She flies down the hall to greet me, mouth open in a toothless grin. She chivies our other dogs out of the way when treats are on offer, no matter that they are two and three times her size. She rocks nose-work class.
If it weren’t for the gray on her tiny pointed muzzle and the almost complete lack of teeth, you would be forgiven for thinking she’s a much younger dog.
When we adopted Gemma almost two years ago, the shelter estimated that she was 12 or 13 years old. Even if they were off by a year or two, that means she’s now at least 13 or 14. You couldn’t tell it by me.
She has a heart murmur that’s being monitored by our veterinary cardiologist, but otherwise she’s in good shape, based on her latest lab work.
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Her teeth were rotten when she was pulled from the shelter, but the rescue group that took her in paid to have them removed, all but the two lower fangs. It doesn't slow down the rate at which she scarfs her food.
What possessed us to adopt a dog who, I must admit, was less than attractive at first glance, not to mention up there in years? As far as I’m concerned, we would have been crazy not to.
Gemma embodies all of the rewards of adopting a senior dog or cat. Adopting a golden oldie has more benefits than you might realize:
▪ They are a known quantity. You know their personality and that they’re not going to get any bigger.
▪ They are restful. If you want a pet to hang out with you while you watch TV or read, a senior is the way to go.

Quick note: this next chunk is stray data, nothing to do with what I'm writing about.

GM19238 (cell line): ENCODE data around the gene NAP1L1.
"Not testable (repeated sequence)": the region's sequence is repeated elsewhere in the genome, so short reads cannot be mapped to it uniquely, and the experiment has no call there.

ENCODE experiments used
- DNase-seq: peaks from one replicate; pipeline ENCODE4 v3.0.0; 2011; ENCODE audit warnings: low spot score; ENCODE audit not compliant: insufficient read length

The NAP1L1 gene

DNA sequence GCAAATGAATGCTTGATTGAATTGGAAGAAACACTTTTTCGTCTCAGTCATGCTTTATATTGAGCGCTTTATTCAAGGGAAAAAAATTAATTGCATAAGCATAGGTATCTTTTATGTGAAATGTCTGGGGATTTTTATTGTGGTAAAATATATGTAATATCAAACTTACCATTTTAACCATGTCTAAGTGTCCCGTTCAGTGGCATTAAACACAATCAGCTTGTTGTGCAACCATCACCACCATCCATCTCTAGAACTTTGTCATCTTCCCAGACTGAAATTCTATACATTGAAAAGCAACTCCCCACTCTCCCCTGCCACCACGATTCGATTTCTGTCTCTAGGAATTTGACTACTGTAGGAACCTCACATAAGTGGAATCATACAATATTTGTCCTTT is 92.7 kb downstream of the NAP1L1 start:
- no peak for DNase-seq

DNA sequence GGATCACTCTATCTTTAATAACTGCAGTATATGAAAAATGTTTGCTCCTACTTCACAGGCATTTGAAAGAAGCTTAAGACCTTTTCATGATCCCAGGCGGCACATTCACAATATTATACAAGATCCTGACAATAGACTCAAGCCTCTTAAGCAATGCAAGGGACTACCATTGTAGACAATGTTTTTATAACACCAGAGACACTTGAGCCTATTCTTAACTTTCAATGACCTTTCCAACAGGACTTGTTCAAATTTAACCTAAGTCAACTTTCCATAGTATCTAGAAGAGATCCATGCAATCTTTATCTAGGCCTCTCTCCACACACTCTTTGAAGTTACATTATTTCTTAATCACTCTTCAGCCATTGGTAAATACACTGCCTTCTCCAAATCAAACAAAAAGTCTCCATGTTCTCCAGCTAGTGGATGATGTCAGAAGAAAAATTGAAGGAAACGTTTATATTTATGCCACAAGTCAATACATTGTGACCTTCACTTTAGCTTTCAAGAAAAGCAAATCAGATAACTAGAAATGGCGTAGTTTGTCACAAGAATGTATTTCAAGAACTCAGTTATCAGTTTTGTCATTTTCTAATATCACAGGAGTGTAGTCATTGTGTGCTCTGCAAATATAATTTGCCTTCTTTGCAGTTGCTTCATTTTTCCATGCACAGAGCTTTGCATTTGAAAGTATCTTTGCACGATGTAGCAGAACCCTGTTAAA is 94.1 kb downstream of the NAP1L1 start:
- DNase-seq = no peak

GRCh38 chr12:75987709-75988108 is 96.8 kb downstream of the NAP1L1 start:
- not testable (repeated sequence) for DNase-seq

▪ They aren’t necessarily inactive. Gemma is the only dog I’ve ever had – including the retired racing Greyhound – who takes me running, at least for the first five minutes of our walk.
▪ They are usually house trained. They’ve lived in a home and they know the drill, whether it’s going outdoors to potty or using a litter box. Every once in a while you meet one who isn't, but older dogs can learn just as quickly as youngsters if you take them out consistently, keep them on a schedule, and don’t give them the opportunity to make mistakes. For older cats, simply putting a litter box in an accessible place and keeping it clean usually does the trick.
▪ They are wise in the ways of the world. Older animals are observant and they know how to learn, either by watching other animals in the family or from picking up on your cues. Watching them and seeing what they know and how they apply it to their new lives is fascinating. (Gemma clearly came from a home where burrowing under the covers at bedtime was a regular occurrence.)
They come with a senior discount. Many shelters reduce or waive the adoption fees for older pets. An “older” pet may be one as young as 3 years old. Some veterinarians may offer reduced exam rates for adopted seniors.
▪ They give us the opportunity to save a life. Older animals face a lot of rejection for no good reason. They often fit easily into a home because they are already experienced at living with other animals and people. And they can have more good years left than you might think.
▪ They give us the gift of their love and joy. Some people say that older dogs are grateful because they know you gave them a second chance. Maybe that’s true. All I know is that Gemma makes me laugh every day. That’s priceless.
Pet Connection is produced by a team of pet-care experts headed by veterinarian Dr. Marty Becker and Kim Campbell Thornton, author of many pet-care books. The two are affiliated with Vetstreet.com. Dr. Becker can also be found at facebook.com/DrMartyBecker or on Twitter at DrMartyBecker.